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Retrieving Error Information in Transact-SQL

There are two ways to obtain error information in Transact-SQL:

  • Within the scope of the CATCH block of a TRY…CATCH construct, you can use the following system functions:
    • ERROR_LINE() returns the line number at which the error occurred.
    • ERROR_MESSAGE() returns the text of the message that would be returned to the application. The text includes the values supplied for any substitutable parameters, such as lengths, object names, or times.
    • ERROR_NUMBER() returns the error number.
    • ERROR_PROCEDURE() returns the name of the stored procedure or trigger in which the error occurred. This function returns NULL if the error did not occur inside a stored procedure or trigger.
    • ERROR_SEVERITY() returns the severity.
    • ERROR_STATE() returns the state.
  • Immediately after executing any Transact-SQL statement, you can test for an error and retrieve the error number using the @@ERROR function.

The ERROR_LINE, ERROR_MESSAGE, ERROR_NUMBER, ERROR_PROCEDURE, ERROR_SEVERITY, and ERROR_STATE functions only return error information when they are used within the scope of the CATCH block of a TRY…CATCH construct. Outside the scope of a CATCH block they return NULL. These functions return information about the error that caused the CATCH block to be invoked. The functions return the same error information anywhere they are run within the scope of a CATCH block, even if they are referenced multiple times. The functions provide to Transact-SQL statements the same data that is returned to the application.

In nested CATCH blocks, the ERROR_LINE, ERROR_MESSAGE, ERROR_NUMBER, ERROR_PROCEDURE, ERROR_SEVERITY, and ERROR_STATE functions return the error information specific to the CATCH block in which they are referenced. For example, the CATCH block of an outer TRY...CATCH construct could have a nested TRY...CATCH construct. Within the nested CATCH block, these functions return information about the error that invoked the inner CATCH block. The same functions in the outer CATCH block would return information about the error that invoked that CATCH block.

The following example illustrates this by showing that when ERROR_MESSAGE is referenced in the outer CATCH block, it returns the message text generated by the outer TRY block. When referenced in the inner CATCH block, ERROR_MESSAGE returns the text generated in the inner TRY block. The example also illustrates that in the outer CATCH block ERROR_MESSAGE always returns the message generated in the outer TRY block, even after the inner TRY...CATCH construct has been run.

IF EXISTS (SELECT message_id FROM sys.messages
    WHERE message_id = 50010)
        EXECUTE sp_dropmessage 50010;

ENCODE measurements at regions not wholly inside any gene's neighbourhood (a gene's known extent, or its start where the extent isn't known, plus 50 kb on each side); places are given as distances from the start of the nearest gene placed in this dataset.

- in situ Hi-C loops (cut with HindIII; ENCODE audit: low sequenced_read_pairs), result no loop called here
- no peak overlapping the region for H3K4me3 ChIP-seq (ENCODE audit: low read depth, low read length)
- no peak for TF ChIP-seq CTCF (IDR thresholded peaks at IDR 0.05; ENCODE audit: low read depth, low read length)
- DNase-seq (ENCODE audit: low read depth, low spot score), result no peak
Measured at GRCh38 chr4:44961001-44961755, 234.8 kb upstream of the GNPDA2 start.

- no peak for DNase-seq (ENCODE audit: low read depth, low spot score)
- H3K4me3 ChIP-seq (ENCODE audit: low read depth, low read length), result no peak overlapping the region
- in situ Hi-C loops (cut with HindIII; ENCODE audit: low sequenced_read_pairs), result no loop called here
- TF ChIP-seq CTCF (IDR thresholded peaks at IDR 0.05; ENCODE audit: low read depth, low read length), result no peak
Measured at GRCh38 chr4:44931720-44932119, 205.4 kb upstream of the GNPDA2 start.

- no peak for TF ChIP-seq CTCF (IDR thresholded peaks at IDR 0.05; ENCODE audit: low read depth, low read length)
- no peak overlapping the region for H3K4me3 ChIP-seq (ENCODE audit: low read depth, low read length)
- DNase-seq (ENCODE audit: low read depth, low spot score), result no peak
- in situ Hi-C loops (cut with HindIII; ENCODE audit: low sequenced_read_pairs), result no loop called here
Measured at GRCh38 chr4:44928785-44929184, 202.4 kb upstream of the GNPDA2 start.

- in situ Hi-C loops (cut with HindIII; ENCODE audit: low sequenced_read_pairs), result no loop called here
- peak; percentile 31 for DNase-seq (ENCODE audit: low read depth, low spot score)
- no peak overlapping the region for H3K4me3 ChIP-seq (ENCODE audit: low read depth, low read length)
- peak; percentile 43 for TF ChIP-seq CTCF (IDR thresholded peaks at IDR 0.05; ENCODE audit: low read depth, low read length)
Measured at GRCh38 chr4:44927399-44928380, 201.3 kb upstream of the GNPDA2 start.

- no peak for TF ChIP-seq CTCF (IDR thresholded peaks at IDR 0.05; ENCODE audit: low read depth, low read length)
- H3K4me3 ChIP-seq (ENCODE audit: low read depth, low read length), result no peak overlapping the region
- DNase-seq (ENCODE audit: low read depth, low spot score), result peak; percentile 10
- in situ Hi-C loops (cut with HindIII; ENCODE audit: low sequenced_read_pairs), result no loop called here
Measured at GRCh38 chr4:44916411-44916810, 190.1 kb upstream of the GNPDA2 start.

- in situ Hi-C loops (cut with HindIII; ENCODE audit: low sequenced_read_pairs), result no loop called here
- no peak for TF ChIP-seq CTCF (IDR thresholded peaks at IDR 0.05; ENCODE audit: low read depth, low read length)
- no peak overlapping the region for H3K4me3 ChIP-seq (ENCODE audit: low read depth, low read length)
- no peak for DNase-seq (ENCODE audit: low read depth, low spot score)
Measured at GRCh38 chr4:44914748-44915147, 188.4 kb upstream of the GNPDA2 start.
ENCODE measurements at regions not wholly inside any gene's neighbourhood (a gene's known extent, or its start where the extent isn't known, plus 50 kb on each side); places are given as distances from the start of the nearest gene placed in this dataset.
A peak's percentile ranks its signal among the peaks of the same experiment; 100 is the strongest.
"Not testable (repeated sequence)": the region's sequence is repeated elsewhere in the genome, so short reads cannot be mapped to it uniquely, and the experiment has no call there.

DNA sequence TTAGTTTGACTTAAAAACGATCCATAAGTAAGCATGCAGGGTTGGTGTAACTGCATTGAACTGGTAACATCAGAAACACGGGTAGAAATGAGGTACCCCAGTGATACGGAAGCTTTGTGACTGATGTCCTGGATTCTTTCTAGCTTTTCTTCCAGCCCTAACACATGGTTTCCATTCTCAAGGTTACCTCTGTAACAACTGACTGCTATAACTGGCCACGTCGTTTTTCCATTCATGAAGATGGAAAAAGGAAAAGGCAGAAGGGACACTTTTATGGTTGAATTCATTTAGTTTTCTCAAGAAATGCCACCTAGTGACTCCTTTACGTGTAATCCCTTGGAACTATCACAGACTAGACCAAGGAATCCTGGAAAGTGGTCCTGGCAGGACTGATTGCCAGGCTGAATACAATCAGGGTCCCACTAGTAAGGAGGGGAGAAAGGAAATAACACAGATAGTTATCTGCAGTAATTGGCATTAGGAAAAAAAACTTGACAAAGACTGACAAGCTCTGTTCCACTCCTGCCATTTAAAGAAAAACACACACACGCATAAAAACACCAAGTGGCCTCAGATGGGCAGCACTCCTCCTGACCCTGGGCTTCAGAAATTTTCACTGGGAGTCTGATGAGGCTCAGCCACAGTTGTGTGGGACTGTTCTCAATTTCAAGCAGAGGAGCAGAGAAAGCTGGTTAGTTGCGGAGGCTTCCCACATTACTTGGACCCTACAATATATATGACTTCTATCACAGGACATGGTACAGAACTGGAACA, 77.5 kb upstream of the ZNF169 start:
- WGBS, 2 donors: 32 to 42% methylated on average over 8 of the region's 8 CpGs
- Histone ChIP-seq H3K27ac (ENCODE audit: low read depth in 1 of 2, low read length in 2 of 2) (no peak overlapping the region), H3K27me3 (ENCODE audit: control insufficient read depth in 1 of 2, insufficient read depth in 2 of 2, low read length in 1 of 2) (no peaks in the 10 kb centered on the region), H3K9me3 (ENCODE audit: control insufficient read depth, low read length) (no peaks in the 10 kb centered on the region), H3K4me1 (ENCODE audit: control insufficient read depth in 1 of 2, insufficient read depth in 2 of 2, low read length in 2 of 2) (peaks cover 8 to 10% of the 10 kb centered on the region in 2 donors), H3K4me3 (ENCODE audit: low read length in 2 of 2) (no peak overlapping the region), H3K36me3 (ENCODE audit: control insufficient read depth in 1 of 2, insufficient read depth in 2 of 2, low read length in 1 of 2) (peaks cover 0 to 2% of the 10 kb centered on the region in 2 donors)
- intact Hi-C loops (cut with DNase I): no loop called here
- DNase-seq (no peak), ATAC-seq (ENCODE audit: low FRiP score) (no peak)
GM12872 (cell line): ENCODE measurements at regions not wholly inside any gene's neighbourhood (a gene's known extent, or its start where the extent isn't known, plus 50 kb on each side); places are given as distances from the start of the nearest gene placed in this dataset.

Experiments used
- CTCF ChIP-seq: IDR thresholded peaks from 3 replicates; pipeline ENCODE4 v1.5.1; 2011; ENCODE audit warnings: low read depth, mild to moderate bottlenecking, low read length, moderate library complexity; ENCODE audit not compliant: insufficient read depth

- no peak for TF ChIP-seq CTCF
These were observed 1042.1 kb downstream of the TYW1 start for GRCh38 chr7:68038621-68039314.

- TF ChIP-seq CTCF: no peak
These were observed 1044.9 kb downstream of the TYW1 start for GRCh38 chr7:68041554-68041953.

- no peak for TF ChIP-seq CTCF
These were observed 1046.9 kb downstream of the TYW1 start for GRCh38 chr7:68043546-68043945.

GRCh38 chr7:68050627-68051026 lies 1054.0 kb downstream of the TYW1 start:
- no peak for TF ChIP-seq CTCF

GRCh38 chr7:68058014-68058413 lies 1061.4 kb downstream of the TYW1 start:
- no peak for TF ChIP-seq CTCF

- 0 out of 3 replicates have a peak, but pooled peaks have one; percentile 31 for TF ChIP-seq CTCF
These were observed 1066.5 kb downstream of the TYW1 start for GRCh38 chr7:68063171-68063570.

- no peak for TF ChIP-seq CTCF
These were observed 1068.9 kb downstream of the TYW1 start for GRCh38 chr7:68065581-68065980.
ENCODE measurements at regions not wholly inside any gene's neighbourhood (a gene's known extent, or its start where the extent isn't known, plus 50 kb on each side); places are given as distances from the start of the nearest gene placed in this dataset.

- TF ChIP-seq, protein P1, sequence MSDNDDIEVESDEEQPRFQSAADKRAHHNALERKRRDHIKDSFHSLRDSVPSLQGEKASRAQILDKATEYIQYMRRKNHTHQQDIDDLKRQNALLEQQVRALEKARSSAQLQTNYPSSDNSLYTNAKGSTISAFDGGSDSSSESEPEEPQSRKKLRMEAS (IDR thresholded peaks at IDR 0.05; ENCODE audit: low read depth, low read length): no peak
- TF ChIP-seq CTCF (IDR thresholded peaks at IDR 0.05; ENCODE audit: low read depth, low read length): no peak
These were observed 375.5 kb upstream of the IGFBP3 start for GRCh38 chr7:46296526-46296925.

GO
EXECUTE sp_addmessage @msgnum = 50010,
    @severity = 16, 
    @msgtext = N'Message text is from the %s TRY block.';
GO
BEGIN TRY -- Outer TRY block.
    -- Raise an error in the outer TRY block.
    RAISERROR (50010, -- Message id.
        16, -- Severity,
        1, -- State,
        N'outer'); -- Indicate TRY block.
END TRY -- Outer TRY block.
BEGIN CATCH -- Outer CATCH block.
    -- Print the error message recieved for this
    -- CATCH block.
    PRINT N'OUTER CATCH1: ' + ERROR_MESSAGE();
    BEGIN TRY -- Inner TRY block.
        -- Start a nested TRY...CATCH and generate
        -- a new error.
        RAISERROR (50010, -- Message id.
            16, -- Severity,
            2, -- State,
            N'inner'); -- Indicate TRY block.
    END TRY -- Inner TRY block.
    BEGIN CATCH -- Inner CATCH block.
        -- Print the error message recieved for this
        -- CATCH block.
        PRINT N'INNER CATCH: ' + ERROR_MESSAGE();
    END CATCH; -- Inner CATCH block.
    -- Show that ERROR_MESSAGE in the outer CATCH
    -- block still returns the message from the
    -- error generated in the outer TRY block.
    PRINT N'OUTER CATCH2: ' + ERROR_MESSAGE();
END CATCH; -- Outer CATCH block.
GO

The @@ERROR function can be used to capture the number of an error generated by the previous Transact-SQL statement. @@ERROR only returns error information immediately after the Transact-SQL statement that generates the error.

  • If the statement generating the error is in a TRY block, the @@ERROR value must be tested and retrieved in the first statement in the associated CATCH block.
  • If the statement generating the error is not in a TRY block, the @@ERROR value must be tested and retrieved in the statement immediately after the one generating the error.

Outside the scope of a CATCH block, the error number in @@ERROR is the only information available about an error within Transact-SQL code. If the error used an error message defined in sys.messages, you can retrieve the defined severity and error message text from sys.messages as illustrated in this example.

IF EXISTS (SELECT message_id FROM sys.messages
    WHERE message_id = 50010)
        EXECUTE sp_dropmessage 50010;
GO
-- Define a message with text that accepts
-- a substitution string.
EXECUTE sp_addmessage @msgnum = 50010,
    @severity = 16, 
    @msgtext = N'Substitution string = %s.';
GO
DECLARE @ErrorVariable INT;
-- RAISERROR uses a different severity and
-- supplies a substitution argument.
RAISERROR (50010, -- Message id.
    15, -- Severity,
    1, -- State,
    N'ABC'); -- Substitution Value.
-- Save @@ERROR.
SET @ErrorVariable = @@ERROR;
-- The results of this select illustrate that
-- outside a CATCH block only the original
-- information from sys.messages is available to
-- Transact-SQL statements. The actual message
-- string returned to the application is not
-- available to Transact-SQL statements outside
-- of a CATCH block.
SELECT @ErrorVariable AS ErrorID,
    text
    FROM sys.messages
    WHERE message_id = @ErrorVariable;
GO
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